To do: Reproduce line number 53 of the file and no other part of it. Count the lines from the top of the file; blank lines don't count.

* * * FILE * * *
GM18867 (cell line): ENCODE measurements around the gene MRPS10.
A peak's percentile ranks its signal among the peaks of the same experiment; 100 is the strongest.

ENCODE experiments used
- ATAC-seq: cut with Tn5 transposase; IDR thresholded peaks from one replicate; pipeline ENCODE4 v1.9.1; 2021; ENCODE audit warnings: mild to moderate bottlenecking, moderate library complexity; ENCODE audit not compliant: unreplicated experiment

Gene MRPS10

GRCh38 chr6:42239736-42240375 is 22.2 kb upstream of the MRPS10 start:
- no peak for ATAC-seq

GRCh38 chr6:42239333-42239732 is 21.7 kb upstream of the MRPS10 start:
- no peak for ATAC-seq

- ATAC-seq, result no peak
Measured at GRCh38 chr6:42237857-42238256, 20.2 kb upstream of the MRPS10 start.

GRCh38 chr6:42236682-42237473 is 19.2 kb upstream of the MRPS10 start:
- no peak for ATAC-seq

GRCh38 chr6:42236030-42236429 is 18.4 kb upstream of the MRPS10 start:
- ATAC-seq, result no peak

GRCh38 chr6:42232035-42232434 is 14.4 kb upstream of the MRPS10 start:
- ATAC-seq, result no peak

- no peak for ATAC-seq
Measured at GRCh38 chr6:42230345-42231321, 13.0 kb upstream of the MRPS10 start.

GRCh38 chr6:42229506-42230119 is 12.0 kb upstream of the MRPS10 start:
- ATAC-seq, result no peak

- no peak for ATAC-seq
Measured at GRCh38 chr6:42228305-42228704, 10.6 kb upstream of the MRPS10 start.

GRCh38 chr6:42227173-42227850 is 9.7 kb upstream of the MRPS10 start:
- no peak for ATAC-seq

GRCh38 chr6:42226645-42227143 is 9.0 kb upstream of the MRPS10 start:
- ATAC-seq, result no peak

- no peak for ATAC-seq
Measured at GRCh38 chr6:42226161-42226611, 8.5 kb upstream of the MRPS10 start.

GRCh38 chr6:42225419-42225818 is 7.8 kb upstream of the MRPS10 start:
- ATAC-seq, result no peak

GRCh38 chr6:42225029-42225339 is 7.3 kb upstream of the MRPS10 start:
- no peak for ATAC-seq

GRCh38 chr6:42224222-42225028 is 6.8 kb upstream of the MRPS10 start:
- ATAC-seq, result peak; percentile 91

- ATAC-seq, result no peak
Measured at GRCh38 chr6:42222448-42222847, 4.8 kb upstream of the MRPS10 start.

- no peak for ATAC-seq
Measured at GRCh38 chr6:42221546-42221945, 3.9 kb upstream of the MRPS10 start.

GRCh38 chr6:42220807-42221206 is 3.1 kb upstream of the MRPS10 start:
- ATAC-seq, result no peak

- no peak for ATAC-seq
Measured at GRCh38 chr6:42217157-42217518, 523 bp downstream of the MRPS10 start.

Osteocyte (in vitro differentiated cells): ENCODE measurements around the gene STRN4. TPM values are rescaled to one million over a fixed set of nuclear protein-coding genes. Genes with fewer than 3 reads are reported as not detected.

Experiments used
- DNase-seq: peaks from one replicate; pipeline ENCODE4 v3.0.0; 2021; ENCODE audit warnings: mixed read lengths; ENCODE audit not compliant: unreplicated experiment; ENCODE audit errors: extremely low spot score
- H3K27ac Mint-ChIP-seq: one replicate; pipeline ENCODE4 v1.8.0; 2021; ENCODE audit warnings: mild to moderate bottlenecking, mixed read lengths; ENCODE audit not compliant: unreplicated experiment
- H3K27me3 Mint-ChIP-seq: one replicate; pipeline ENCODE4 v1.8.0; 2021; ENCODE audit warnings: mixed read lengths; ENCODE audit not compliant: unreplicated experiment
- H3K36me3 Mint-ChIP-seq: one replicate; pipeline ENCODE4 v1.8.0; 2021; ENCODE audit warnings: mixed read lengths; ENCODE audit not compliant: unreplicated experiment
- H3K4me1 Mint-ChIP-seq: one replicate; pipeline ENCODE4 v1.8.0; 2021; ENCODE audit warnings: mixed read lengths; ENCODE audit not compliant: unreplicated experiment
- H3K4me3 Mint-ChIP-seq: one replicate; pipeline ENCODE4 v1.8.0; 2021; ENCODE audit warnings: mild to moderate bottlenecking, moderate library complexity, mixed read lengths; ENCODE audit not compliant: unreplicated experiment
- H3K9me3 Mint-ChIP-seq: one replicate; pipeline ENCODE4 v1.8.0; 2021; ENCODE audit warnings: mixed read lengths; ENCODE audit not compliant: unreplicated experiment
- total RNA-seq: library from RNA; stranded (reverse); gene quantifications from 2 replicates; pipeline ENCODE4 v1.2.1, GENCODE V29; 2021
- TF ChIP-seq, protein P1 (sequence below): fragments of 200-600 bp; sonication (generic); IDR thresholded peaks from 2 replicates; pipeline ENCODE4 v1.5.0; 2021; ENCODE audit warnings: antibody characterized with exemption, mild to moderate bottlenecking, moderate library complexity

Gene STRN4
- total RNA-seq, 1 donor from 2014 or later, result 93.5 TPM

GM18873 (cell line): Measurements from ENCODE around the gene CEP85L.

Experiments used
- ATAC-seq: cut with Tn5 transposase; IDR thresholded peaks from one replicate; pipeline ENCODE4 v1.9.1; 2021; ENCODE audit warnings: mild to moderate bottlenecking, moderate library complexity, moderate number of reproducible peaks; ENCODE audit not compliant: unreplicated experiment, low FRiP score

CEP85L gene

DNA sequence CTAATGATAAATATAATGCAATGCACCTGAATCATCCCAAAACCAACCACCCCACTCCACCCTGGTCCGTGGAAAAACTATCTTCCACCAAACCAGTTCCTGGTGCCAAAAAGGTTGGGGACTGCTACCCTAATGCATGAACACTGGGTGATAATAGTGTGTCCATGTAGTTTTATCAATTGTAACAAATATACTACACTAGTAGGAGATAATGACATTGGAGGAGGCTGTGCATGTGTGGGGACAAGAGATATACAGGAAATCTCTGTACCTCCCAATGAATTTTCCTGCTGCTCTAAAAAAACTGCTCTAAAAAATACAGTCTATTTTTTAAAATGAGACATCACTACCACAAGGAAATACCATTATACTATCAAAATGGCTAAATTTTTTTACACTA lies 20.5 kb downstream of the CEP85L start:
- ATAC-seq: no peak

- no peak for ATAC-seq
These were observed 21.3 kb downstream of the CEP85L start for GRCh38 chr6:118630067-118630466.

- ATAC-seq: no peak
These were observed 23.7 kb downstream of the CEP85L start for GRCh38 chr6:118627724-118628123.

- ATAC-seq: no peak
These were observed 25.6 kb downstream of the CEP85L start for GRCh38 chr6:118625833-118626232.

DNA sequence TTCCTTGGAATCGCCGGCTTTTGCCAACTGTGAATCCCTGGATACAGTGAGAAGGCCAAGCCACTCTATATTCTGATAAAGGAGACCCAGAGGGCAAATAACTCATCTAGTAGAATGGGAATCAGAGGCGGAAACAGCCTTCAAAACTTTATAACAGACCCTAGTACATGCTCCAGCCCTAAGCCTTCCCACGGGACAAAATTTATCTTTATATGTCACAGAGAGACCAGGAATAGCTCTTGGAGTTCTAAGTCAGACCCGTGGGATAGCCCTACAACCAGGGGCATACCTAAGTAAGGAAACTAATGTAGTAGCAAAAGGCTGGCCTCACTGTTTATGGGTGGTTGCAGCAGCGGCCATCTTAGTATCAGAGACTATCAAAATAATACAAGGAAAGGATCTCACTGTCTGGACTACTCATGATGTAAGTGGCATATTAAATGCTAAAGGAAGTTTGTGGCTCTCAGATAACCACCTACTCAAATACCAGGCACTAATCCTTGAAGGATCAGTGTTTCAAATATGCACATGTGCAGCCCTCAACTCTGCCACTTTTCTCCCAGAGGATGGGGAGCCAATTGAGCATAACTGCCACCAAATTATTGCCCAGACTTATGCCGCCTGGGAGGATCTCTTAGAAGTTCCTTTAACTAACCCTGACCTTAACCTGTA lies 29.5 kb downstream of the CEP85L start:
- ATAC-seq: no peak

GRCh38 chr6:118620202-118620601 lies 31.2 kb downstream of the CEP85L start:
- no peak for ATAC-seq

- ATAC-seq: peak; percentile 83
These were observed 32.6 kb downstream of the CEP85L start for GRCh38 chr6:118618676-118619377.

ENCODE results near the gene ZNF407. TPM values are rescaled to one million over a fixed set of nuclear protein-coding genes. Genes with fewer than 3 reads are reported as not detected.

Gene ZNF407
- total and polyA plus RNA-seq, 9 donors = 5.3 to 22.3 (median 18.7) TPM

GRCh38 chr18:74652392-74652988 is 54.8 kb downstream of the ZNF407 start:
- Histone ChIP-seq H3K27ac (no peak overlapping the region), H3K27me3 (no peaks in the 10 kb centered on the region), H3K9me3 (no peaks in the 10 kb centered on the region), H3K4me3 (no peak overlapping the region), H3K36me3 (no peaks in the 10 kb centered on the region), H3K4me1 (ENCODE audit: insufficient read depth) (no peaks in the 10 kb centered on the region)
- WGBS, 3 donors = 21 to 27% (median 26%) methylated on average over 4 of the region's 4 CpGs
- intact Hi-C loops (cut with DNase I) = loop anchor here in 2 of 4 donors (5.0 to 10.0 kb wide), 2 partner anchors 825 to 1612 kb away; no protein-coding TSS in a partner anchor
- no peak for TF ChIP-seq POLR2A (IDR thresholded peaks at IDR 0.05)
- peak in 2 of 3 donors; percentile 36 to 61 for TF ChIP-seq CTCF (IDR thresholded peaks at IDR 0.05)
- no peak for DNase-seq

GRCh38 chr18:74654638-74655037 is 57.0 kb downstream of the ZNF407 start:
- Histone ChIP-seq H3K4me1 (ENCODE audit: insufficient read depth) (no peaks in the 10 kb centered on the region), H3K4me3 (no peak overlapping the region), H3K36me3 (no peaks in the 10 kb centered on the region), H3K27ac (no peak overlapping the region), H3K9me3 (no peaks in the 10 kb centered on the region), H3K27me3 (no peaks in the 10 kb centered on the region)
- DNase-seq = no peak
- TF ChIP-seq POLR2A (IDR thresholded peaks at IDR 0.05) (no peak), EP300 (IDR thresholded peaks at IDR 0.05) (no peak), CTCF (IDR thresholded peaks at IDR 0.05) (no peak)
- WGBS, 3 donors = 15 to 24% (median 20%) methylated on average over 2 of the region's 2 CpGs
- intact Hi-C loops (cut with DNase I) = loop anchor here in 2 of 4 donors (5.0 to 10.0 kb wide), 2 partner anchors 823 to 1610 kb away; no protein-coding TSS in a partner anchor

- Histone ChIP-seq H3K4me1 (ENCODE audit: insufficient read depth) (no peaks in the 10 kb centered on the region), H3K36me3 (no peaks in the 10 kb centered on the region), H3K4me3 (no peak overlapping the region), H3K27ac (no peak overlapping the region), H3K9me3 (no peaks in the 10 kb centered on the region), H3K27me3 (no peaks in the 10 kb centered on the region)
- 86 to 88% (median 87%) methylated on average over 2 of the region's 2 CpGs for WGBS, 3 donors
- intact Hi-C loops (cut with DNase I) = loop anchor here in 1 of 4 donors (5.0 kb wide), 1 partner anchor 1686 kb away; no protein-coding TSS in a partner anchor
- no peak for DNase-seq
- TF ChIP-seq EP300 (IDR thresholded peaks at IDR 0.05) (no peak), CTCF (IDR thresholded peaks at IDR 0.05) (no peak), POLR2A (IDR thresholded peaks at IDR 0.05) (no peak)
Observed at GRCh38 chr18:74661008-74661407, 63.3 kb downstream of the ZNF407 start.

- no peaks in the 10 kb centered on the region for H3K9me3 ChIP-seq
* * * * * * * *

- total RNA-seq: library from RNA; stranded (reverse); gene quantifications from 2 replicates; pipeline ENCODE4 v1.2.1, GENCODE V29; 2021